The sun is a constant and supreme source of energy that is just waiting to be tapped into. This constant radiation is an excellent source of energy that is both perpetual and reliable. The process of harnessing this energy for our everyday usage is called using solar energy.

Simply put, we collect the solar rays and then convert them into electricity with the help of some highly efficient panels. But how? Read on, curious reader. We’ve got all the answers for you!

General Idea

The solar rays that the sun emits contain little packets of energy, which we call photons. These are actually what helps to generate solar energy. When these photons strike a solar cell, the electrons present begin to lose from their atoms.

An electrical circuit is formed by connecting conductors to the positive and negative sides of a cell. The free-flowing electrons through the circuit then generate electricity. This means that multiple such cells will form one panel, and similarly, multiple such panels will form the solar energy system.

We can also say that having multiple panels should give you a higher amount of energy. Thus, when these little packets are gathered and turned into electrical energy, we can reap the benefits of cost-efficient and eco-friendly energy.

What Are These Solar Panels Made Of?

What Are These Solar Panels Made Of?

So, what are these efficient panels built of?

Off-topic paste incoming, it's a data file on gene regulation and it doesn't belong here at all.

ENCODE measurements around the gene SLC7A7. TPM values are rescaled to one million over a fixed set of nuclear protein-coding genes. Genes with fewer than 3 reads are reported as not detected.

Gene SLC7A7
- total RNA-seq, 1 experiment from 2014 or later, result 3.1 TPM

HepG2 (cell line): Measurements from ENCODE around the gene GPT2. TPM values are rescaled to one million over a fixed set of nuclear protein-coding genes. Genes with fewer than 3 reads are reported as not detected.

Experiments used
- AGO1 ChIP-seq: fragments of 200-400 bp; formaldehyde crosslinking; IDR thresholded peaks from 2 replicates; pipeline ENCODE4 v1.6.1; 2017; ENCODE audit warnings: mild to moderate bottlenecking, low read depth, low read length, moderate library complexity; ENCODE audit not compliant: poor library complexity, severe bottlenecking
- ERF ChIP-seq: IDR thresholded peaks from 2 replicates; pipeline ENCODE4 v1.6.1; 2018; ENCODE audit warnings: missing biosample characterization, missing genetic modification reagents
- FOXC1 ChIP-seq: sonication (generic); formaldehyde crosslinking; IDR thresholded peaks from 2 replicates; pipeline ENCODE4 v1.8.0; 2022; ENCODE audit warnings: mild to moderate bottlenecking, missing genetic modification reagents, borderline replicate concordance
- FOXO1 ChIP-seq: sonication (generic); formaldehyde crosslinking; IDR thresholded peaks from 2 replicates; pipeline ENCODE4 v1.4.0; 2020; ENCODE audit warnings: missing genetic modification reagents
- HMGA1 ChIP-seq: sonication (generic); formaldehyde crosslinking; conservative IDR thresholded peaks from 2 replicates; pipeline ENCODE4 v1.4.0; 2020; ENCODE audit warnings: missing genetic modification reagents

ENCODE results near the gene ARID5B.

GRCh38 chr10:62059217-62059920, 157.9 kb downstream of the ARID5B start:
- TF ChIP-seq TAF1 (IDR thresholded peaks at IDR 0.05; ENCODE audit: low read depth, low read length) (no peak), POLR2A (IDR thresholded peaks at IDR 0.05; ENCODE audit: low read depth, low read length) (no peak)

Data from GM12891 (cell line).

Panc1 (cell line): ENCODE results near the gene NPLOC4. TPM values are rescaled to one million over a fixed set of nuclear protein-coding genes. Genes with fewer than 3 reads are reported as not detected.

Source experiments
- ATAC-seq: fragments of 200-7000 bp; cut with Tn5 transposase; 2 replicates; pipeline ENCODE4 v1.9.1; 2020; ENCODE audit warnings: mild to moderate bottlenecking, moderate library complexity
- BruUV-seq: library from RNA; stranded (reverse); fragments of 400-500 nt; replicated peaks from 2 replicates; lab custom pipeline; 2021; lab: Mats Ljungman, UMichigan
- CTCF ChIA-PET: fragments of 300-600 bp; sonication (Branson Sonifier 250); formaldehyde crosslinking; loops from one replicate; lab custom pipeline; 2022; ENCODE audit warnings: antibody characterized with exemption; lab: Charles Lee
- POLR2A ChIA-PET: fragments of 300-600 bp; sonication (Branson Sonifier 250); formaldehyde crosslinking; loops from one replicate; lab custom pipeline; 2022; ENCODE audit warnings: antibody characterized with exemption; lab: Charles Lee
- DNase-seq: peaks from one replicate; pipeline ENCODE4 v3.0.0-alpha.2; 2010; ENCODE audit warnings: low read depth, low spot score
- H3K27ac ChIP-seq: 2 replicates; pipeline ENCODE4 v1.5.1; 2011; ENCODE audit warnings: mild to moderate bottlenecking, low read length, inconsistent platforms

These so-called photovoltaic solar panels are made from layers and layers of solar cells. These solar cells are made from silicon. Silicon is particularly chosen due to its photovoltaic ability to act as a semiconductor.

These are then layered and protected with a glass casing and equipped with various wirings. Positive and negative layer for an electric field, like a battery. If you want to know more about the photovoltaic effect itself, here is a simple explanation as follows:

Photovoltaic Effect

Photovoltaic Effect

A photovoltaic effect is the characteristic of a material that allows it to convert solar energy into electrical energy. It was first discovered by Edmond Becquerel in 1839. This is the foundation on which solar panels operate. It allows the generation of electric current for certain materials when they are exposed to sunlight. This action is then limited within a photovoltaic cell and further collected.

How Do These Panels Generate Electricity?

The kind of energy that these solar panels generate is DC or Direct Current electricity. To understand DC energy, simply picture a set-up for a light bulb. You connect the panels, and the lightbulb in a straight-forward circuit and the electrons will flow in one direction around the circuit. They will move from the negative side of the battery to the positive side and light up the bulb.